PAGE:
Gallium Nitride Has Made Boring Chargers Cool Again

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Gallium nitride (GaN) chargers have taken over gadget bags and desktops thanks to their tiny size, but being small is only one of their tricks.

At first, GaN was meant smaller chargers, but now things are getting interesting—almost entirely because GaN-based devices create less heat than those with silicon components. For instance, one box can juice several thirsty devices at once, and we’re also getting interesting shapes, like Anker’s pancake charger that is easy to carry with you. Why is GaN so useful?”GaN consists of transistors that switch at a very fast rate, which allows the conduction of electricity at a very high rate,” Jonathan Tian, founder of the phone-management software company Mobitrix, told Lifewire via email. “This reduces the power lost [to heat], so it delivers high power compared to other chargers.”

GaN vs Silicon

Gallium nitride has been used since the 1990s, in LEDs, for instance. Recently, it has revolutionized charging devices. The reason is simple: silicon has reached its size limit in terms of heat and electrical transfer. You can’t shrink it any further without things getting too hot. GaN, on the other hand, conducts better and stays cooler. This allows for smaller, cooler-running chargers and related items.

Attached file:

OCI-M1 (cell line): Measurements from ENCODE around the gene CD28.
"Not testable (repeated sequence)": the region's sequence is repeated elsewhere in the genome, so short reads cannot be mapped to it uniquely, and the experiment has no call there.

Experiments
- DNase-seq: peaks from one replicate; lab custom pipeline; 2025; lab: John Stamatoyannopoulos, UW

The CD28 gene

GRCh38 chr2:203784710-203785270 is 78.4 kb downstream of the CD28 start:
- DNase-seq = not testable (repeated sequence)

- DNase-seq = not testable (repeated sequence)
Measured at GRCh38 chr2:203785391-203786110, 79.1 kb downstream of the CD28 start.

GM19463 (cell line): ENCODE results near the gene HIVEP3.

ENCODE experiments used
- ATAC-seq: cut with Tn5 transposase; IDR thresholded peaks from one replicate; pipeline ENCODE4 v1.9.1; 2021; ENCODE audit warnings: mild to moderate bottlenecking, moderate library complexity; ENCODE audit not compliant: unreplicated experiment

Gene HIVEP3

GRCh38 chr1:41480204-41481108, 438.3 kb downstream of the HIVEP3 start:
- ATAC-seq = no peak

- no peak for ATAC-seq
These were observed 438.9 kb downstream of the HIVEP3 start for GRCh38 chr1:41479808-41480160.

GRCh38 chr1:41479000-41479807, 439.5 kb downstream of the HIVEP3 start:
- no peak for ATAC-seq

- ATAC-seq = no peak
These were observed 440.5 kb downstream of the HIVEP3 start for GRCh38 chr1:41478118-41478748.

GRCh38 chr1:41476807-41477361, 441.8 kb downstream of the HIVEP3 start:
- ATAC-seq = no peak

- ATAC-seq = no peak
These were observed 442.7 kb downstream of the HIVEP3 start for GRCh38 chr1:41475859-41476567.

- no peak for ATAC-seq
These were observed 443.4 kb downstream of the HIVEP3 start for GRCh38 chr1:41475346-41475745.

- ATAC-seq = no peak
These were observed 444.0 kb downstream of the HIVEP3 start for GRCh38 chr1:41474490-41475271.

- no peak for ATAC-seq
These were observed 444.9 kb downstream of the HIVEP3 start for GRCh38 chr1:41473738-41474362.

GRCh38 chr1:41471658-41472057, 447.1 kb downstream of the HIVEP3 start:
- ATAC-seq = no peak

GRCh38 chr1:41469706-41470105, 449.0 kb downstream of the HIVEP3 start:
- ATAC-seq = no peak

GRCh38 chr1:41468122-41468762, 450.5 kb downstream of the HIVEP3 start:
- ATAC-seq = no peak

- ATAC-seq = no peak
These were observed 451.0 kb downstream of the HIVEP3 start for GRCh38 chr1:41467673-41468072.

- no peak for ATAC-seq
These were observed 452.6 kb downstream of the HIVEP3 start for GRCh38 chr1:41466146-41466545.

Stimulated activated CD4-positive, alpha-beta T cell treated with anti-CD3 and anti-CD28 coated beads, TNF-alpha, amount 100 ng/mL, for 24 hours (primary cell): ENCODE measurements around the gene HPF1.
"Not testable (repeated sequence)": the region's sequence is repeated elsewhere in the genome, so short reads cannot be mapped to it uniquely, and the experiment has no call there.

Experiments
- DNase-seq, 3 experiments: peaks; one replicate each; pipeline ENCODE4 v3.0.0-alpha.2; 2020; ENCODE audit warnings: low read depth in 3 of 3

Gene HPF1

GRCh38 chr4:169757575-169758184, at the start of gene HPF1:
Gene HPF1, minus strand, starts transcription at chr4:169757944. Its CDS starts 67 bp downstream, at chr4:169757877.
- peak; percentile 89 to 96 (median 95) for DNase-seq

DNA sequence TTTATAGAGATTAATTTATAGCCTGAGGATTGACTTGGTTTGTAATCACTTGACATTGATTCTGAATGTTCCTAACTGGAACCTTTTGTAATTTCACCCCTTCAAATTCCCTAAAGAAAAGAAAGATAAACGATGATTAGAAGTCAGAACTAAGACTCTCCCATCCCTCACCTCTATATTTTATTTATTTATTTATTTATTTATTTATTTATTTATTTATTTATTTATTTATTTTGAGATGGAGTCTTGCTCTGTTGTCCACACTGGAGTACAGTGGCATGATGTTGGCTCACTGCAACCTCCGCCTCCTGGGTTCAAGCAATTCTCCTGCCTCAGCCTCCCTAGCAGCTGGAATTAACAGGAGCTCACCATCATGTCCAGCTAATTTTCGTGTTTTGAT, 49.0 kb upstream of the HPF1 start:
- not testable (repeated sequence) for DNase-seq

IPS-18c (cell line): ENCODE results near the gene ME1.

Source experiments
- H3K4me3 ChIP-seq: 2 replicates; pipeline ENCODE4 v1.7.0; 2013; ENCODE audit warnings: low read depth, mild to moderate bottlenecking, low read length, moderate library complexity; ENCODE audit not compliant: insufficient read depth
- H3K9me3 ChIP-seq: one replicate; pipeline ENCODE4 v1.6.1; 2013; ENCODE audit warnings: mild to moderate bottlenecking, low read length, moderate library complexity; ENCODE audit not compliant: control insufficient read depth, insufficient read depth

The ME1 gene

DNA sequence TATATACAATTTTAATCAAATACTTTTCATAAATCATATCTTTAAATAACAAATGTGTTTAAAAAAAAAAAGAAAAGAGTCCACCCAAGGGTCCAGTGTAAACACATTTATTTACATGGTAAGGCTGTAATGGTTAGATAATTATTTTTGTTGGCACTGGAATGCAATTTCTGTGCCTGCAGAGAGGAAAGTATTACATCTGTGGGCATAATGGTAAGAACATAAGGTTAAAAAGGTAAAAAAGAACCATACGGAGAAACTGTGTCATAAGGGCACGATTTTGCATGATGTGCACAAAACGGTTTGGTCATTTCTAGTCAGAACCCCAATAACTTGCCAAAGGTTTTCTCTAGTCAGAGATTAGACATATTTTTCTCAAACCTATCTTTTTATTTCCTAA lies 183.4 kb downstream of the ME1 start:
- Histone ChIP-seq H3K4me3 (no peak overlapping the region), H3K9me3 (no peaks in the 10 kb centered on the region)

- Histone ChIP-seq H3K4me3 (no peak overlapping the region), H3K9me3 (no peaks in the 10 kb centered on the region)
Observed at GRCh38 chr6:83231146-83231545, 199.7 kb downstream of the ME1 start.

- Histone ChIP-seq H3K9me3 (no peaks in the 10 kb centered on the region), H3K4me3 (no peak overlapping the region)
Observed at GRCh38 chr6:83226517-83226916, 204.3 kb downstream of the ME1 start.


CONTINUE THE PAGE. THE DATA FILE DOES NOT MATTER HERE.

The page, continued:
The best way to see the difference is to put a silicon phone charger next to a GaN laptop charger. The GaN charger is barely bigger, and while a typical phone charger (like the one that used to come in the iPhone box) only manages 5 Watts, the GaN version (Anker’s Nano II, for instance) can pump out from 35-45 Watts.

So far, GaN products have mostly revolutionized the USB charger market, but there could be more. Devices that plug directly into the wall can also benefit. These devices—music studio mixers, TVs, amplifiers, etc.—have internal power supplies, which generate heat when converting from 120- or 240-volt power to whatever they need to run. That heat can prematurely age the other components, which is why these often use an external power brick. GaN could solve these problems, enabling internal power supplies with less heat. It’s not a particularly exciting breakthrough compared to miniLED screens or fancy new phone camera features, but GaN improves your experience in subtle and important ways—which is worth taking a moment to appreciate.

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